By EA Lucy.
In a town in the West Bank, not far from Hebron, our team of EAs meet local Palestinian, Um Nasser, to hear about life living by a memorial, which often draws hostile visitors.
A fundamental problem in Palestine is of course land ownership and access to land and this town is no exception. Like many areas across occupied Palestine, Palestinians live here alongside Israeli settlements. Settlements are Israeli-only housing units in the West Bank. They have been built on Palestinian land and are therefore considered illegal under international law.
We’re told by locals about an incident in 2003 during the second intifada – a time of heightened tension in Palestine and Israel. Two Israeli security men working for the local settlement were clearing nearby caves. Israeli soldiers were patrolling the area and thought that the security men were Palestinians, posing a security threat. In response, they shot and killed them both.
In memory of these two Israeli security officers, a monument was built near the site of the shooting. It was erected without the consent of Palestinians who live on the land.
Now, every Friday morning at sunrise, which is 04.30 in the summer, Israeli settlers come with an armed military escort to visit this memorial. The visits can last three to four hours, sometimes overnight. They take place on the holy rest day for the local Muslim population and are a constant worry for many.
The Israeli settlers bring the threat of challenging behaviour. The impact is felt by the nearby town but especially Um Nasser and her family who live just 600 metres away. Um Nasser’s family are subsistence farmers, they have a small flock of sheep, olive trees and some arable land. Over the years, when trying to live her life and take care of her land, Um Nasser has endured psychological and physical threats and actions, vandalism to her property and abuse by the visiting settlers. The Israeli military have responded to this with impunity.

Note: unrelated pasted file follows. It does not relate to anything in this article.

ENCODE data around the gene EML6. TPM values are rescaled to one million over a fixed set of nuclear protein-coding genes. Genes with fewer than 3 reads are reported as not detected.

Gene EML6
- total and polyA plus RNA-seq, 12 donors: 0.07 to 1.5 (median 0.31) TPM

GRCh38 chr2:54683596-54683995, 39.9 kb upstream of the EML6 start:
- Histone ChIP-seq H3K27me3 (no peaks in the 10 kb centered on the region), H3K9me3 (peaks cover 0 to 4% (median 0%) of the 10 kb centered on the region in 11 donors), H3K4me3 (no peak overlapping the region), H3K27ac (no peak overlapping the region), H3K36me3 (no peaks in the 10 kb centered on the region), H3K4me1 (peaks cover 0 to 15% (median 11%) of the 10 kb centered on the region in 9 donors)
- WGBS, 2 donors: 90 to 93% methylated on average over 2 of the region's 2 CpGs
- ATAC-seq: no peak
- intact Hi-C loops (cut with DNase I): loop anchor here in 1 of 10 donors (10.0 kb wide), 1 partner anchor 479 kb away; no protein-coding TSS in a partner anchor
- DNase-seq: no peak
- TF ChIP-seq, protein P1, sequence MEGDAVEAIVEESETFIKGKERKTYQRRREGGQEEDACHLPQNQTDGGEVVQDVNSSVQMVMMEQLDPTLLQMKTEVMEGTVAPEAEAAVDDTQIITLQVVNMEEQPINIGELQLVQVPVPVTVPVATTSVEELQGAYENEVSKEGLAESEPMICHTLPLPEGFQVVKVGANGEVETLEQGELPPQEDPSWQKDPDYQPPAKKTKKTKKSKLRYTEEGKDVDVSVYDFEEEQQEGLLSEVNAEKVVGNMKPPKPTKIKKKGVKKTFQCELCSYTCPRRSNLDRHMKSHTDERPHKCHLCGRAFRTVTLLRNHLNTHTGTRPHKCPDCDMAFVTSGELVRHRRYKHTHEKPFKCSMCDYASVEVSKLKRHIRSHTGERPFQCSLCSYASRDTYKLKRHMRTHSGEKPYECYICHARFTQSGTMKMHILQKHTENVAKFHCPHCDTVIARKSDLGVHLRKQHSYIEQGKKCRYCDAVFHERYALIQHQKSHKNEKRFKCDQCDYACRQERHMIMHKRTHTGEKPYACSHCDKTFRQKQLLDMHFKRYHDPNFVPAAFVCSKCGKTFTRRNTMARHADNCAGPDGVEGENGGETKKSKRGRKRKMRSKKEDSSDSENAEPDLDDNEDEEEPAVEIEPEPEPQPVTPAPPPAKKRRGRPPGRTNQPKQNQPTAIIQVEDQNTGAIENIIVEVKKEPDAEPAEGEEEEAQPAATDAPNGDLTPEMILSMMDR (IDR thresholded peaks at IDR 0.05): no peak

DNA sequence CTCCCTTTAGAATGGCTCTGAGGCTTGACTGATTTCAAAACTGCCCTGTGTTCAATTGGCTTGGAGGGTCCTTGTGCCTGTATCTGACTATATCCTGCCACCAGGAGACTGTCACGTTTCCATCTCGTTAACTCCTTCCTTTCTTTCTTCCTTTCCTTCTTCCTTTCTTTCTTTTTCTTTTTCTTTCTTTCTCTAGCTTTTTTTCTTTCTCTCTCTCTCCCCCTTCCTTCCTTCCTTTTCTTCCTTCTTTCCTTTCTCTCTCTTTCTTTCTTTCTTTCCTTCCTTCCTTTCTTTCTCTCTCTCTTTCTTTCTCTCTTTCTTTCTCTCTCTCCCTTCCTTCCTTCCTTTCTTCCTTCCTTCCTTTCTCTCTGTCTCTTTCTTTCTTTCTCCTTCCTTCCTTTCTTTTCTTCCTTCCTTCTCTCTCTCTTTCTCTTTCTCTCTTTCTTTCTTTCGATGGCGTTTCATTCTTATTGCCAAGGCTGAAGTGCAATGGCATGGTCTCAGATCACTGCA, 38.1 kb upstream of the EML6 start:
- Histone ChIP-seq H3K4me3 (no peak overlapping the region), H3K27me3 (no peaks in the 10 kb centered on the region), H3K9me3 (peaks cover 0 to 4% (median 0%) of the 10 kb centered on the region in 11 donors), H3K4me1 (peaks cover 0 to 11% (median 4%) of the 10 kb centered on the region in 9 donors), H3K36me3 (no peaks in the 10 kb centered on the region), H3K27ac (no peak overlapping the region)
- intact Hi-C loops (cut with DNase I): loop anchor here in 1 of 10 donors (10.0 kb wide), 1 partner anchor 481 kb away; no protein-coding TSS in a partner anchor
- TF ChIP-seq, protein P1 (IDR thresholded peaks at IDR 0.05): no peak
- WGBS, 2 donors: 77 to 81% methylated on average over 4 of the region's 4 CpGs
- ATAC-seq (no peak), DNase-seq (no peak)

The family have asked EAPPI for protective presence, which has helped to lessen the threats and vandalism they have experienced.
The Nasser family expressed their worry that the visiting settlers will eventually establish an “outpost”. Outposts are small settlements, which are illegal under even under Israeli law, but which are increasingly being given resources and a permanent, legal status by the Israeli government.
According to Israeli NGO, Yesh Din:
“When an outpost is created, it grabs territory, which later becomes the core of the outpost. This territory often includes private Palestinian land… Every time one of them is legalized, it creates a precedent for the legalizing the next outpost, and creates incentives for Israeli civilians to seize more land.”
Nasser and her family live in fear of violence and dispossession. They and other local Palestinians here cannot access their land safely, as it is used by settlers and patrolled by the Israeli army. The issue is commonplace throughout the West Bank.
Palestinians of the occupied West Bank and Gaza Strip are “protected persons” under the Fourth Geneva Convention. They are entitled to extensive protections under the laws of war and occupation. Yet there is minimal protection for vulnerable families and farmers like the Nasser family. They live under Israeli military law, side-by-side with Israeli settlers, who have the rights and protections of civil law. As quoted by the Association for Civil Rights in Israel, ACRI:
“The ‘One Rule, Two Legal Systems‘ report reviews the prevailing legal situation in the West Bank under Israeli rule, and explains how decades of “temporary” military rule have given rise to two separate and unequal systems of law that discriminate between the two population groups living in the one territory – Israelis and Palestinians. The legal differentiation is not restricted to security or criminal matters, but touches upon almost every aspect of daily life.”
Find out more about the two-tier legal system that governs Israelis and Palestinians by visiting the website of Yesh Din.
Please write to your elected representatives and ask them to put pressure on the Israeli government to halt their expansion of illegal settlements, and to put in place effective measures to protect the Palestinian population from violence and harassment by Israeli settlers.